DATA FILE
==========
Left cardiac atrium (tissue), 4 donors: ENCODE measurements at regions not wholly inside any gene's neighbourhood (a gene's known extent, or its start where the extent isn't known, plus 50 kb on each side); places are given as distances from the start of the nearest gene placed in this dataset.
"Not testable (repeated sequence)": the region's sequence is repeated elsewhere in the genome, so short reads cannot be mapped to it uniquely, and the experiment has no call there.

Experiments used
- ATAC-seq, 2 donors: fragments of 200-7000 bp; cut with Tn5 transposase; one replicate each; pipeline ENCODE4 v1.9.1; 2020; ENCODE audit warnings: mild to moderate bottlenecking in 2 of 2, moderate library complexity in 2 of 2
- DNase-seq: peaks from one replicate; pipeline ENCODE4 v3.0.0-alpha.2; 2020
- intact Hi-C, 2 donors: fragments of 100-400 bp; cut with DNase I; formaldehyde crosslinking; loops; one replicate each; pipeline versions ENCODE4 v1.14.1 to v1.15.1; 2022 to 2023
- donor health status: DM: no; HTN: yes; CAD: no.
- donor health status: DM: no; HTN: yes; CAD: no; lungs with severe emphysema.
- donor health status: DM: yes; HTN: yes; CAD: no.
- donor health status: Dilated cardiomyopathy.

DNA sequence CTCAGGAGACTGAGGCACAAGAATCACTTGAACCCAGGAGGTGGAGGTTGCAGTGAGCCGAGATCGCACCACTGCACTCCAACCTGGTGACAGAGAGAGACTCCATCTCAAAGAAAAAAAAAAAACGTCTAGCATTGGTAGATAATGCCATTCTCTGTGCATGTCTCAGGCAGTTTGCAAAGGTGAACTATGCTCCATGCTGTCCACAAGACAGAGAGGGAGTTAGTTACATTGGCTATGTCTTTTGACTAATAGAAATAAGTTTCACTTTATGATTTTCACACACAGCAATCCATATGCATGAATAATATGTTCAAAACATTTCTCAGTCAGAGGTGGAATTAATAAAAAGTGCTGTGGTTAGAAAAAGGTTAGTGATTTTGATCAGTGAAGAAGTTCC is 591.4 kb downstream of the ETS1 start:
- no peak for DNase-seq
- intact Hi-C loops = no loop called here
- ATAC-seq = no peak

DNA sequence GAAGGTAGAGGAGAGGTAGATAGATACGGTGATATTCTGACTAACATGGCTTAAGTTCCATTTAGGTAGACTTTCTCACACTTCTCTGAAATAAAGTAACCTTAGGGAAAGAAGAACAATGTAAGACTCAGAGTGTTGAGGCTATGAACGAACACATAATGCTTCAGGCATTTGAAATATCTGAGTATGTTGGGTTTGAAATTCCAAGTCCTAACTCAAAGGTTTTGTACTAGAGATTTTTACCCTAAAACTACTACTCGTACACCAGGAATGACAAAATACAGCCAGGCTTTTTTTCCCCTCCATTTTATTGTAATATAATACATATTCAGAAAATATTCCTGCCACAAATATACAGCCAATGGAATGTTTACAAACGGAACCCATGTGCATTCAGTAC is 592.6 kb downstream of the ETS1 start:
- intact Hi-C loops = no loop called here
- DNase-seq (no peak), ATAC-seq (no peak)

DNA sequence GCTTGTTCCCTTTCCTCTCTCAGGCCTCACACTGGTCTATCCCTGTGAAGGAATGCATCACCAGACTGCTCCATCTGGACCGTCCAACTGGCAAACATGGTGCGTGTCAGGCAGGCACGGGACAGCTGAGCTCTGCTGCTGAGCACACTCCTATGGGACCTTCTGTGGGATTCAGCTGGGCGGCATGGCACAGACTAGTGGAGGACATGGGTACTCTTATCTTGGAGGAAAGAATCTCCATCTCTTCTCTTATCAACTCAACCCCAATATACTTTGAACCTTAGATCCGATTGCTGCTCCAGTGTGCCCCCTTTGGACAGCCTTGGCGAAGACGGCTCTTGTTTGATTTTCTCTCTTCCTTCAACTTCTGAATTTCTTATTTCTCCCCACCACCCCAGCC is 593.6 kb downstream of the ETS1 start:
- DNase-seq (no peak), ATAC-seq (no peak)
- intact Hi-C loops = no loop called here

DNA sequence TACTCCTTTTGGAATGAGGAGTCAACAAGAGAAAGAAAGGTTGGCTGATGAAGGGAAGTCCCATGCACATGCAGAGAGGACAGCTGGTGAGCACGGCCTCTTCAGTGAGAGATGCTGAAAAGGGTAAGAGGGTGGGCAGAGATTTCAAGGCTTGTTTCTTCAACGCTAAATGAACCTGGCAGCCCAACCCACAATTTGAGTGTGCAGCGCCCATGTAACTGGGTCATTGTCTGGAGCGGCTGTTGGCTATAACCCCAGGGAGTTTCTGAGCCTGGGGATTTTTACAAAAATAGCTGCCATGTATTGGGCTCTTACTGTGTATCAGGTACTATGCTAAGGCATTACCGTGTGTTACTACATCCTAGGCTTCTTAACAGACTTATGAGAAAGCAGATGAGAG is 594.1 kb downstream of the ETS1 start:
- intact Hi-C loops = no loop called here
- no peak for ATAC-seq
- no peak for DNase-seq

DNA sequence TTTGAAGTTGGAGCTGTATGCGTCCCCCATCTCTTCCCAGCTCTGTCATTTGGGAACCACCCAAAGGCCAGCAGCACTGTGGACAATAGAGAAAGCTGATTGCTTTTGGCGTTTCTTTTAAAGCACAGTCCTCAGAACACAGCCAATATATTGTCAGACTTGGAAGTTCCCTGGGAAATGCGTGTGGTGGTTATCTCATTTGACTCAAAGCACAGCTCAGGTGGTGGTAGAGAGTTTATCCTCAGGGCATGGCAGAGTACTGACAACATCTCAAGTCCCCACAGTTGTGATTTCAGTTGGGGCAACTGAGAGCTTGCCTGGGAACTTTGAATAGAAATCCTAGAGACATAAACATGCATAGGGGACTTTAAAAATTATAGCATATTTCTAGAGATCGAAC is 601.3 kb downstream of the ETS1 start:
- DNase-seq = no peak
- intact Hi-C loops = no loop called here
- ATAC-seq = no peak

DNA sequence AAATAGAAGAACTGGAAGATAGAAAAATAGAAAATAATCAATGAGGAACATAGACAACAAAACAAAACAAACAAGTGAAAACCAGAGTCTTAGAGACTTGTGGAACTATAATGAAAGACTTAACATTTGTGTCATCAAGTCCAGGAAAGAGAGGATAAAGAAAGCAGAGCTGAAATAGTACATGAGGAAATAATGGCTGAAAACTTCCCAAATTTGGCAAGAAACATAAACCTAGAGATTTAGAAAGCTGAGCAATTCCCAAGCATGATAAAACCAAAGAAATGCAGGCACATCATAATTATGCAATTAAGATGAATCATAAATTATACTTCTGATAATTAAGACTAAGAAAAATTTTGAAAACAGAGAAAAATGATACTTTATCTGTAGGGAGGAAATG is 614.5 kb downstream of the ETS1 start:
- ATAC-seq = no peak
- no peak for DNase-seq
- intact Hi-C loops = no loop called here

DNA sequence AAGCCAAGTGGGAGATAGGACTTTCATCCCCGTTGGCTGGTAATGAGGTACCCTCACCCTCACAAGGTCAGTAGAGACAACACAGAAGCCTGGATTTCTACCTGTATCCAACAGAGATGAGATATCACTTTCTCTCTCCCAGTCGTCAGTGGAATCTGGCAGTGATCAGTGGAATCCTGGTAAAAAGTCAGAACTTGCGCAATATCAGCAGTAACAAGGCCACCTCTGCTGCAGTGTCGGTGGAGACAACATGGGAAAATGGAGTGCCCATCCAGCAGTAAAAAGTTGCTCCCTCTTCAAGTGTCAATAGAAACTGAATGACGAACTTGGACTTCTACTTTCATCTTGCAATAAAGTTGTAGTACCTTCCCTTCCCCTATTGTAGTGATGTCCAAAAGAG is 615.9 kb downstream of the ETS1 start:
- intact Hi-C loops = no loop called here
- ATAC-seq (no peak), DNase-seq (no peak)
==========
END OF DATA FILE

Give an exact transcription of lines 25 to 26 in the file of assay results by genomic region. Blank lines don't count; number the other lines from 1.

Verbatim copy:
DNA sequence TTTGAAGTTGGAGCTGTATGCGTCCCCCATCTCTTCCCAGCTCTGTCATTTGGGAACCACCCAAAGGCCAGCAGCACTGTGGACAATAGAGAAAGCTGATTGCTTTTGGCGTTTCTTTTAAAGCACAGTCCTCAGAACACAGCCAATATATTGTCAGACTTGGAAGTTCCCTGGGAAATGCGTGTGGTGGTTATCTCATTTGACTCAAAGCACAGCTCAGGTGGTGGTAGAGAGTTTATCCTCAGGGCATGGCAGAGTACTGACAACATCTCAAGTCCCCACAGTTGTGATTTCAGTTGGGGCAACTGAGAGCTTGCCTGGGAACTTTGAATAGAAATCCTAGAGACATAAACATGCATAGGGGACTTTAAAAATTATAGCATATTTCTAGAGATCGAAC is 601.3 kb downstream of the ETS1 start:
- DNase-seq = no peak